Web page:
Cyber Incident Response Management (CIRM)
Becoming a victim of a cyber attack is an imminent reality for all organizations. With punitive measures introduced by the EU GDPR (General Data Protection Regulation) and the NIS Regulations (The Network and Information Systems Regulations 2018), how an organization responds to a cyber incident can often spell the difference between failure and success.
The speed at which you identify and mitigate such incidents makes a significant difference in controlling your risks, cost and exposure. Effective CIR management can reduce the risk of future incidents occurring, help you detect incidents at an earlier stage and develop a robust defence against attacks to potentially save your organization millions.
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Why do you need incident response planning?
Cyber attacks and data breaches are inevitable, so the speed at which you react to a breach is critical. Cyber criminals only need to find one weakness to infiltrate your systems, so it is essential to be prepared when a breach occurs.
The current incident response climate in organizations demonstrates why CIR is not something you can afford to ignore:
days, the average number of time that a threat has undetected access in a network. (FireEye M-Trends 2018)
of organizations do not currently have a cyber incident response plan in place and are unprepared to respond to a cyber attack. (Source: PwC Global Economic Crime and Fraud Survey 2018)
for organizations to report data breaches/incidents under the GDPR and the NIS Regulations. The breach must be reported within 72 hours, or face heavy fines.
the average cost for an organization that has suffered a data breach. (Ponemon Institute’s 2018 Cost of a Data Breach Study: Global Overview)
Incident reporting requirements under the EU GDPR and NIS Directive
Under Article 32 of the EU GDPR, organizations are obligated to restore availability of and access to personal data in the event of a physical or technical breach.
Organizations in critical infrastructure also face these obligations under the NIS Directive (EU Directive on security of network and information systems), whereby OES (operators of essential services) and DSPs (digital service providers) are required to adopt incident response measures to ensure recovery following a disruptive incident.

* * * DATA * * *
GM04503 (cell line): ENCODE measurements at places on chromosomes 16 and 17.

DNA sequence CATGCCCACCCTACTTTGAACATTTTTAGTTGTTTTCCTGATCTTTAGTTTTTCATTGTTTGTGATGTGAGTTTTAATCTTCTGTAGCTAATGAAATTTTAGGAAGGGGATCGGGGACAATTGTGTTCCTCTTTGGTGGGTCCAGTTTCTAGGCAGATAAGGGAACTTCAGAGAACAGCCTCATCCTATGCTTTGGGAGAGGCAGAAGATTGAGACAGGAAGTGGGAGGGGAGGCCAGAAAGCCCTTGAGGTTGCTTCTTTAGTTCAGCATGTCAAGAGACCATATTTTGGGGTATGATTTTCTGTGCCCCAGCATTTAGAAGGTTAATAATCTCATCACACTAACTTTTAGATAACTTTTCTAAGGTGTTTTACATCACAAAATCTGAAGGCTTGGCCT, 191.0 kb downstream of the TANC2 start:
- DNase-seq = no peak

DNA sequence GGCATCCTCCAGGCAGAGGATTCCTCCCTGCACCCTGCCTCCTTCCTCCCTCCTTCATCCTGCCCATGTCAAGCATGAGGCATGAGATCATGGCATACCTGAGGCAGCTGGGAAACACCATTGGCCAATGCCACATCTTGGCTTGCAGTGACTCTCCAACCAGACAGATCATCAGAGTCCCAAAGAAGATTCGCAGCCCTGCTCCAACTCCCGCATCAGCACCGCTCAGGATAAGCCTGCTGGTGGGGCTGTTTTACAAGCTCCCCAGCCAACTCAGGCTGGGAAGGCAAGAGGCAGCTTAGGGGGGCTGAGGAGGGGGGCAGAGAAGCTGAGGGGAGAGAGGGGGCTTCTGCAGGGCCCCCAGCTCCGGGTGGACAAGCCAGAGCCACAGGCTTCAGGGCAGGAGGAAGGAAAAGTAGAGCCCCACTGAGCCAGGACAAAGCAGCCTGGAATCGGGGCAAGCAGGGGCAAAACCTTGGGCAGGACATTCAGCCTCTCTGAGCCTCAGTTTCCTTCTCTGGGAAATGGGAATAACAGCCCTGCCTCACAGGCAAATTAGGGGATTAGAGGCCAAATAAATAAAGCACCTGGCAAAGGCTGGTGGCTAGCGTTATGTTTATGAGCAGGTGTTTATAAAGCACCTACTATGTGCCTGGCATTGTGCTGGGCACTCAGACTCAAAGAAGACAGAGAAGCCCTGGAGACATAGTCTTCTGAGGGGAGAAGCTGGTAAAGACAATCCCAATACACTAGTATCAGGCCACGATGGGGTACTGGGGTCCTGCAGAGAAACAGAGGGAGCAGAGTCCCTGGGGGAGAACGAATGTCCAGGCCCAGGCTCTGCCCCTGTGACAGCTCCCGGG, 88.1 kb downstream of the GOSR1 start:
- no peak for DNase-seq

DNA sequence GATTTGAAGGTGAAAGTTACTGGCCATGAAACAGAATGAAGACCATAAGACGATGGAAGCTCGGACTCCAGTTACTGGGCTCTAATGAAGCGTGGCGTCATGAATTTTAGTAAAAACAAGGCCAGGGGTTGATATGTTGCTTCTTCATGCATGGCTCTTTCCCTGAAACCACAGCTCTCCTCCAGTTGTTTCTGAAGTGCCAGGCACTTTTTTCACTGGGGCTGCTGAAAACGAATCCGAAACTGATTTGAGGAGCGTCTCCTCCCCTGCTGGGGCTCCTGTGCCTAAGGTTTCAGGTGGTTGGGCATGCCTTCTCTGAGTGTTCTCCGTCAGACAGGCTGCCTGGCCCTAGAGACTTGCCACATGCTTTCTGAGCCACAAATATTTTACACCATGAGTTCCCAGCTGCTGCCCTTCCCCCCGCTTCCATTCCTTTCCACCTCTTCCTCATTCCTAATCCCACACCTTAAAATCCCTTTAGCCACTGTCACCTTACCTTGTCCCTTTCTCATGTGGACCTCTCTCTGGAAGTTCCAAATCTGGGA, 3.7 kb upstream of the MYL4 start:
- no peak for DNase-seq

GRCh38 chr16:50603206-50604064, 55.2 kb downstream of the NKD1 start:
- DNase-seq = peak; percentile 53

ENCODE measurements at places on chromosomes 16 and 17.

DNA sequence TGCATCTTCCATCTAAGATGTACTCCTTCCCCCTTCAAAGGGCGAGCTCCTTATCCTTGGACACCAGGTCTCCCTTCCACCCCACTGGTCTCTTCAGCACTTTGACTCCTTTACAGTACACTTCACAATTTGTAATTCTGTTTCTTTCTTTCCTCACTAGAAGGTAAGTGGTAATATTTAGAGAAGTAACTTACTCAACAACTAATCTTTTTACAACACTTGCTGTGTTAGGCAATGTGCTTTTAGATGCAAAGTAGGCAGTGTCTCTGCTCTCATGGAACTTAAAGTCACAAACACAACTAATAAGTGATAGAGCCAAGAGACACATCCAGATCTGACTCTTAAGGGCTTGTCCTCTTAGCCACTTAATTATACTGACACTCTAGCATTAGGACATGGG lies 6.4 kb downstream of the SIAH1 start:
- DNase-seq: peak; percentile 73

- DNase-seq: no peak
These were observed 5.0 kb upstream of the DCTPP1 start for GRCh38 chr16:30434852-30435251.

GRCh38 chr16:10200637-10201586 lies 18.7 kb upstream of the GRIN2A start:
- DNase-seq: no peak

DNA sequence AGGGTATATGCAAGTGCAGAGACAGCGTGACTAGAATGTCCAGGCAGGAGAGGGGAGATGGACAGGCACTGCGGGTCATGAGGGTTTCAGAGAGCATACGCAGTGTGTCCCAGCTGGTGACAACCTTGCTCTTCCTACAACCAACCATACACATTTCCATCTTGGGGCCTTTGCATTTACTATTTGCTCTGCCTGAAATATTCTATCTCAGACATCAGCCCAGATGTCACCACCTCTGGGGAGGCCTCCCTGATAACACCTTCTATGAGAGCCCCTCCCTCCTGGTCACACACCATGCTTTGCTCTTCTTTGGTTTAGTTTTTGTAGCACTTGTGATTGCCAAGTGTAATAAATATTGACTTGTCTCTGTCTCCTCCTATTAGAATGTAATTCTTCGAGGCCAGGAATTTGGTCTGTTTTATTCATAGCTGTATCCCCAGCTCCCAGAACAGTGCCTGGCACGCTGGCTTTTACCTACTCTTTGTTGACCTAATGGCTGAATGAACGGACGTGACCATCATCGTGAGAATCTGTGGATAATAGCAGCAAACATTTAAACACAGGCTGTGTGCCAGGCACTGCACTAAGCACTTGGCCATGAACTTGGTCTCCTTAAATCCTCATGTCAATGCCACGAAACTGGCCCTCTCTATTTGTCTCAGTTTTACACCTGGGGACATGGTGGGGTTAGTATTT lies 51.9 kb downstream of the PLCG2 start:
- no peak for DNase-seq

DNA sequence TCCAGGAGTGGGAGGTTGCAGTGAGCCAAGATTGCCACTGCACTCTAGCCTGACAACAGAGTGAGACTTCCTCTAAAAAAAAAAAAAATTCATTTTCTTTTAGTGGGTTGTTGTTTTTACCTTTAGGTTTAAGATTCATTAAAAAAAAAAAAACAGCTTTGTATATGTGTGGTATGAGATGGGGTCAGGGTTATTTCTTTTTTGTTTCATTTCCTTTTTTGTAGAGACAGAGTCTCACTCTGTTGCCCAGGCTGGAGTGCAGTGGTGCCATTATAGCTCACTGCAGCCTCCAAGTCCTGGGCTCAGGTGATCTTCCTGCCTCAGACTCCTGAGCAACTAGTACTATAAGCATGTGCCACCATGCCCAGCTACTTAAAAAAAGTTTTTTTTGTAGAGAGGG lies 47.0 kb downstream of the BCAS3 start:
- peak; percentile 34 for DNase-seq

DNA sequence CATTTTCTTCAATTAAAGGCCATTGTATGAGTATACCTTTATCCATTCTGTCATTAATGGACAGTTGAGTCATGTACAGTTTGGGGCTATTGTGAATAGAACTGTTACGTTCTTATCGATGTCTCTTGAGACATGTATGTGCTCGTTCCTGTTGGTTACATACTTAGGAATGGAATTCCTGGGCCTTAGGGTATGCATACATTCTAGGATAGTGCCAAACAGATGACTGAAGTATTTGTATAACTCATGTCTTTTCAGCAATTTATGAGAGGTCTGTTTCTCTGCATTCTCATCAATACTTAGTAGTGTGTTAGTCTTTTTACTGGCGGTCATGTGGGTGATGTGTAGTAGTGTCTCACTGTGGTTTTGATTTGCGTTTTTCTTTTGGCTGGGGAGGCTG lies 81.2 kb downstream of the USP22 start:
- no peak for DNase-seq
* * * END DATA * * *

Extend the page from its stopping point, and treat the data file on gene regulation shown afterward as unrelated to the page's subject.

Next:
- Identify target
- Look for vulnerabilities
2. Attack target
- Exploit vulnerabilities
- Defeat remaining controls
3. Achieve objectives
- Disruption of systems
- Extraction of data
- Manipulation of information
- Monitoring and logging
- Situational awareness
- Architectural system design
- Standard controls (e.g. ISO 27001)
- Penetration testing
- Cyber security incident response planning
- Business continuity and disaster recovery plans
- Cyber security insurance
Frameworks that outline and require incident response measures
Incident response planning is mandated as part of all major cybersecurity regimes either directly or indirectly.
The following standards require incident response measures:
Why choose IT Governance?
- We draw from proven incident response standards such as ISO 27035 to help you define, implement and effectively apply an incident response management programme in your organisation.
- We will put in place a process that allows you to determine, and report on, the specifics of a cyber incident.
- Our management service is tailored to your needs, business requirements and budget, making it a cost-effective solution.
- We have more than 15 years’ experience in helping organizations achieve local and international compliance with management system standards such as ISO 27001.
- We have multi-disciplinary teams with project managers to roll out compliance implementation projects, and executive expertise to brief your board and develop suitable strategies.
Speak to an expert
Please contact our team for more information on how IT Governance can help with your cyber incident response management.